WHY I’VE EMBRACED “BODY LIBERATION” OVER “BODY LOVE”
I’ve long preached the importance of body love, the proposed goal of falling head over heels with your physical appearance and celebrating it for how it looks regardless of how it fits (or doesn’t fit) into society’s definition of beauty. Body love asks you to achieve a 180-degree mental change; instead of “hating” your physical self, it insists that you can adore it for the way it looks regardless of what others may say.
In theory, it’s a lovely thought—worshiping your body because it’s yours, because our beauty-centric culture is designed to be exclusive—to reject complete assimilation seems like the ultimate victory.
What I have come to realize, though, is that asking someone to achieve body love can quickly become another unattainable prerequisite, much like the desire to change our body into what is deemed desirable.
When we focus solely on learning to “love our bodies,” there is a possibility that we are simply replacing the obsessive hatred around them with an equally obsessive love.
And hell yeah! That’s progress, right? Love is so much more desirable than hate; trading one negative emotion out for another more positive feeling is a glorious stepping stone.
But body obsession is still body obsession.
The popularity of body positivity over the last few years has morphed into something I often refer to as Lisa Frank BoPo: a strain of rainbow-colored body empowerment, covered in sparkles, which is purposefully vague so that it ignores larger body issues like racism, ableism, and the inaccurate equation of fat equaling unhealthy. Its messaging reflects the fuzzy feeling you get when remembering your Trapper Keeper, covered in adorable technicolor leopards, from elementary school.
In this way, it completely ignores the reality that even though we do have enormous power over our thoughts and can change the way we view our bodies, therefore changing social norms, we still live in a world that challenges (and actively attacks) our power every single day. It takes that fact and tries to distract you with something that has “more positive vibes,” not making space for daily issues that marginalized bodies face no matter how many inspirational quotes they read.
Because we live in this world, we cannot realistically escape this bigotry (which manifests itself for fat bodies in lack of health care, inaccessible cities and events, harassment, the tragic act of suicide and more).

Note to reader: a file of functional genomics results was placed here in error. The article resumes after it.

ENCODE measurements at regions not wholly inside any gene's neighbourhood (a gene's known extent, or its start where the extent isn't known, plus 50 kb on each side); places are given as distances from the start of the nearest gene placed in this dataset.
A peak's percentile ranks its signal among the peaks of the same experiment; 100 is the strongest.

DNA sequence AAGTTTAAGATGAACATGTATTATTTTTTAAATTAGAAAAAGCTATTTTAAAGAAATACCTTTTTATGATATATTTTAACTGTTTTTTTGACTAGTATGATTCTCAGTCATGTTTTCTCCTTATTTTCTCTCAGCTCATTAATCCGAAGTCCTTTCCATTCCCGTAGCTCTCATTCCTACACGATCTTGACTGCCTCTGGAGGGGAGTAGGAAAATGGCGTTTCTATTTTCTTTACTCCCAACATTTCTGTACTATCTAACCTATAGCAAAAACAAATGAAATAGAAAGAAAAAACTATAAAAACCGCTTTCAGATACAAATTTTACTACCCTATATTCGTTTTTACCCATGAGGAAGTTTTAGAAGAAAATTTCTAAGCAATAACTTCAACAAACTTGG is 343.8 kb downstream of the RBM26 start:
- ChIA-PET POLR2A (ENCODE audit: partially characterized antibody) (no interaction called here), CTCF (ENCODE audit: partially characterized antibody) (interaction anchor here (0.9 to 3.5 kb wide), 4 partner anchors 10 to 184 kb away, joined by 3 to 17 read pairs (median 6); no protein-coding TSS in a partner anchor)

To propose that you absolutely can love your body, and if you don’t it’s because you’re not trying hard enough makes those who are affected by oppression daily feel like they’re somehow failing at this movement that is allegedly supposed to offer freedom.
It’s not always possible to love your body. And it’s not something I want to ask of anyone any longer.
I have been working instead on using language that respects and acknowledges these very real barriers and find myself feeling more at home with the concept of “body liberation.”
Today I had a conversation via text with a good friend and this concept really hit home for both of us:
“Body love” comes with responsibility.
It, in essence, holds you responsible for your willpower or lack thereof. It puts the onus on you to master the ability to unlearn old lies. It binds us with the opposite requirements of self-hatred, but it’s still binding us. When we tell each other to love your body and with the implication that if you don’t, you just need to try harder. We’re not necessarily empowering anyone; we’re just regurgitating logic we learned from weight loss and from diet culture.
Liberation is freedom from all outside expectations, even our own. Liberation is not having to love your body all the time. Liberation is not asking permission to be included in society’s ideal of beauty. Liberation is bucking the concept of beauty as currency altogether. Liberation is recognizing the systemic issues that surround us and acknowledging that perhaps we’re not able to fix them all on our own. Liberation is personally giving ourselves permission to live life.
Liberation is slowly learning how to become the best version of our whole selves—body included, yes. But it is no longer a requirement on our checklist of self-improvement to learn to love it.
In the end, I have found that the less I try to force myself to love my body, the less I hate it.
That, for me, is all I can ask for.
This is a partial excerpt from Landwhale (which if you haven’t read already, what are you doing with your life?!? *wink wink*) as well as additional + current conversations I’ve been having with friends, journalists, and radio personalities. I hope it’s as useful for you as it has been for me.